05 November 2012

Radical ideas slides

UPDATE:
The slides and content has been updated for the Designing Learning in the Digital Age workshop with Digital Capability.







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From November 2012:

Last week I was asked to contribute radical ideas for education, in the form of short snappy slides. Here they are:

5 comments:

Bronwyn hegarty said...

Some excellent ideas here Leigh.

My new trend direction is around assessment, specifically assessment for learning. So for me it is important to have well-designed formative assessment opportunities in a course - both informal and formal. This means that feedback - peer and teacher - can be offered throughout the course. An informal open course where formal facilitation is not offered unless paid for could prevent this form of formative feedback, at least from the teacher. So in that respect the 'expert' perspective has to come from the voluntary services provided by the learning and teaching community.

Or maybe teachers could swap their expertise in a range of areas in exchange for facilitation services that are provided by others (guest lecturers) to their students in open courses. This would add breadth and depth to the students' learning experience, and free teachers up to gain experience in other classes in other organisations - great PD.

Would this be workable or just add additional stress to workloads that are already buckling under rigor academia.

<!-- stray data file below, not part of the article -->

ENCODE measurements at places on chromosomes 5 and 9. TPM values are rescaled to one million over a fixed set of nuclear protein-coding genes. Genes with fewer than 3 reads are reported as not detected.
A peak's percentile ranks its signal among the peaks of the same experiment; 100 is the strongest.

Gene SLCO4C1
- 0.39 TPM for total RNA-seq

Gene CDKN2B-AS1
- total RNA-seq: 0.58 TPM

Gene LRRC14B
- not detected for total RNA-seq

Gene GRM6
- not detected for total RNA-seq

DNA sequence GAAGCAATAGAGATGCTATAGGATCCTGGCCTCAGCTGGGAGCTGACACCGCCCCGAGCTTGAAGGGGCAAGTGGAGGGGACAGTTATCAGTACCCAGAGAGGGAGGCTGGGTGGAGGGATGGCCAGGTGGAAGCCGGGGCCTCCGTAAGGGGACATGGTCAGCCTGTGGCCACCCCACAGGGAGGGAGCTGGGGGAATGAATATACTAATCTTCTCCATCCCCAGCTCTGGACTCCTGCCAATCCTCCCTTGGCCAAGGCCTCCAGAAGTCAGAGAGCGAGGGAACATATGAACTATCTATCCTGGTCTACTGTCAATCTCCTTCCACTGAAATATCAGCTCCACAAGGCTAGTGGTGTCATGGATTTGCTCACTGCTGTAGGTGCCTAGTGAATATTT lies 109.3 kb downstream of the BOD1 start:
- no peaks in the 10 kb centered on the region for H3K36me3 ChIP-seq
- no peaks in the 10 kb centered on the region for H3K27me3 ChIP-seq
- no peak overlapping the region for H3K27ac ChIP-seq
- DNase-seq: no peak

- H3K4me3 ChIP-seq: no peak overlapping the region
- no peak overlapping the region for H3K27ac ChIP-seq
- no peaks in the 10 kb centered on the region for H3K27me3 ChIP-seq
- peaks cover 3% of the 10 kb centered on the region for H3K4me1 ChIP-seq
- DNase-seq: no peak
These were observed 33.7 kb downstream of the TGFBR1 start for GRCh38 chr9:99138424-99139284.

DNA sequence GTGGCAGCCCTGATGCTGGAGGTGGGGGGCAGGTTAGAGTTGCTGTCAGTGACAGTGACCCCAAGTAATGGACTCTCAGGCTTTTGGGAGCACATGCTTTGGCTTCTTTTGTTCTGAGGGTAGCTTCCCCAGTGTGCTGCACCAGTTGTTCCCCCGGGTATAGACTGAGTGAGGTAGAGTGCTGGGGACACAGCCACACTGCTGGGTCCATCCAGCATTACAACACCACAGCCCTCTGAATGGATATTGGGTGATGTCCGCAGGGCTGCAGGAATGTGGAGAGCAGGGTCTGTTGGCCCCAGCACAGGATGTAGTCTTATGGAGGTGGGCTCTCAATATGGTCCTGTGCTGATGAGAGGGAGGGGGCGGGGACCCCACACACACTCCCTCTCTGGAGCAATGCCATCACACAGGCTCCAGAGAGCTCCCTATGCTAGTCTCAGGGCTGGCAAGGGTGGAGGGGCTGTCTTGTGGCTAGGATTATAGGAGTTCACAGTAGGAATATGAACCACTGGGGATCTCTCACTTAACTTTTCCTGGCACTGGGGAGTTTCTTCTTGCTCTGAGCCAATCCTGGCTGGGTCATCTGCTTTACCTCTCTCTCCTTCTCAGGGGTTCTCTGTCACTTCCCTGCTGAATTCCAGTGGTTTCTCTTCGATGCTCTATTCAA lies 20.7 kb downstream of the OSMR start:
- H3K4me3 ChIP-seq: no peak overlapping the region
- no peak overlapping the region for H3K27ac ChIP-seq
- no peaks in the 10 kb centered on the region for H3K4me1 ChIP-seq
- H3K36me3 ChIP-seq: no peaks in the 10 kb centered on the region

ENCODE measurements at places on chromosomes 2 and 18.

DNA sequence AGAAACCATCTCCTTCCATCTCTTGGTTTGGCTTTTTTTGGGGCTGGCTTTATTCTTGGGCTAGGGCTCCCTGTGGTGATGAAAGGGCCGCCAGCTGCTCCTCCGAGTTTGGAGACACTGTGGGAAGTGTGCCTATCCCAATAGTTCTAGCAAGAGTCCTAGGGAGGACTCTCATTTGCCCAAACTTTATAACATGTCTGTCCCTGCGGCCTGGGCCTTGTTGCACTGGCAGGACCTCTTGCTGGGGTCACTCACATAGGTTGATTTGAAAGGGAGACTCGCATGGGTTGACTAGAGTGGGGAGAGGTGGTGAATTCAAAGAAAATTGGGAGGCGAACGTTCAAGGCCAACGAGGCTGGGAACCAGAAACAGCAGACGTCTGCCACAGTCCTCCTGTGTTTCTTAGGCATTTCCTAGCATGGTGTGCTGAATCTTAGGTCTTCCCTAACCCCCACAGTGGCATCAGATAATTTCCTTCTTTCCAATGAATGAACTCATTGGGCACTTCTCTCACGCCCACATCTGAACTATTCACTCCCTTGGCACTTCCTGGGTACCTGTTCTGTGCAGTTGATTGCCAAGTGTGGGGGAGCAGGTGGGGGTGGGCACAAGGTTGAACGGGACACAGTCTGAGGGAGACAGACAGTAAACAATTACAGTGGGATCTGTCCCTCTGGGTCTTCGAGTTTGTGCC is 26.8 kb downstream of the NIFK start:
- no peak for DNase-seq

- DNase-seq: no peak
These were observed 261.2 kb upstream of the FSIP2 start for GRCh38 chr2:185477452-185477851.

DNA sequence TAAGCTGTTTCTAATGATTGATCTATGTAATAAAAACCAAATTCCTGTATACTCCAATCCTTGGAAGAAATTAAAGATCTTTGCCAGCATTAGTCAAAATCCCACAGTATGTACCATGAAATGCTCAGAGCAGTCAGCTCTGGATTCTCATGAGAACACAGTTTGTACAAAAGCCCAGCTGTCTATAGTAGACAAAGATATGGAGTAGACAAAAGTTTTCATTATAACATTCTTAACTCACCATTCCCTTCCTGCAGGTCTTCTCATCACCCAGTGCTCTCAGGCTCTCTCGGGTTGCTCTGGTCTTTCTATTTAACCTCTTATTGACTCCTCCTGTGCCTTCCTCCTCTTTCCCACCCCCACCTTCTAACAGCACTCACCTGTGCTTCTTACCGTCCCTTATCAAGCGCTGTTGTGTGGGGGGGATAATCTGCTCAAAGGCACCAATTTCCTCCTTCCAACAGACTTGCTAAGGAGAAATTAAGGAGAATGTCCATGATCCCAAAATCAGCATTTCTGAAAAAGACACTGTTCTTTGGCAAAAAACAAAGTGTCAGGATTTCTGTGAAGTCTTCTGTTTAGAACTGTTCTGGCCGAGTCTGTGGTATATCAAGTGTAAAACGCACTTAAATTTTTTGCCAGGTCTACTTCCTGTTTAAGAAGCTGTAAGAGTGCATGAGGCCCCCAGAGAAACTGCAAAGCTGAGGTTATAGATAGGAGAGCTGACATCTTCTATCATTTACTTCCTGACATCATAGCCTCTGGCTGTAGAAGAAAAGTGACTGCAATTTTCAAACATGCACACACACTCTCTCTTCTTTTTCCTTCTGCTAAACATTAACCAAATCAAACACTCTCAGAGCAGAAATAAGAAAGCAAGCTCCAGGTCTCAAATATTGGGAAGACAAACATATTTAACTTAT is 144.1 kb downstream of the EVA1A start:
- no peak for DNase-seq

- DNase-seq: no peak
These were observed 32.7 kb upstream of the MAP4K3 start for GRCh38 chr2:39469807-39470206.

Leigh Blackall said...

Thanks Bronwyn,

In my experience, final assessment isn't viable without first having known about, or having had some involvement with someone's preparation of assignment work. I had the opportunity to experience this with you in those open onloine courses, and then again with BPS2011.

Otago Polytechnic's Assessment of Prior Learning office seemed to reinforce this perspective.

To my mind, the seperation of teaching from assessment, with deminishing the teachable moments, rests in the design of the assignment, or activity that leads to the final assessment. It should direct people to what they need to learn, if need be to seek out tuition from a teacher, and it should display evidence of learning outcomes. It should be something that enables a network of teachers to access work throughout it's production process, and be something that draws their interest and motivation to be involved. But equally, if not more importantly is a design that sees the process engage with a network of volunteers, such as Wikipedia's Featured Article review.. Wikinews, Yahoo Answers... and others

Nancy White said...

Something fascinating struck me as I read this. The challenges and options you posit in education have a strong kinship to the international development context. The old model of development is highly top down, driven by assumptions from the "developed world" context and often give little agency to those "being developed" and thus there is much less change and often not very much useful change. The idea of assessment as a design element is a growing trend. One that is actually looking useful.

Mike Seyfang said...

Looking forward to discussing this with whoever turns up tomorrow morning.

stevenparker said...

http://en.wikipedia.org/wiki/Project-based_learning

I think the Project Based Learning approach is suitable for implementing your ideas to give the student a reason and framework for their learning and assessment activity.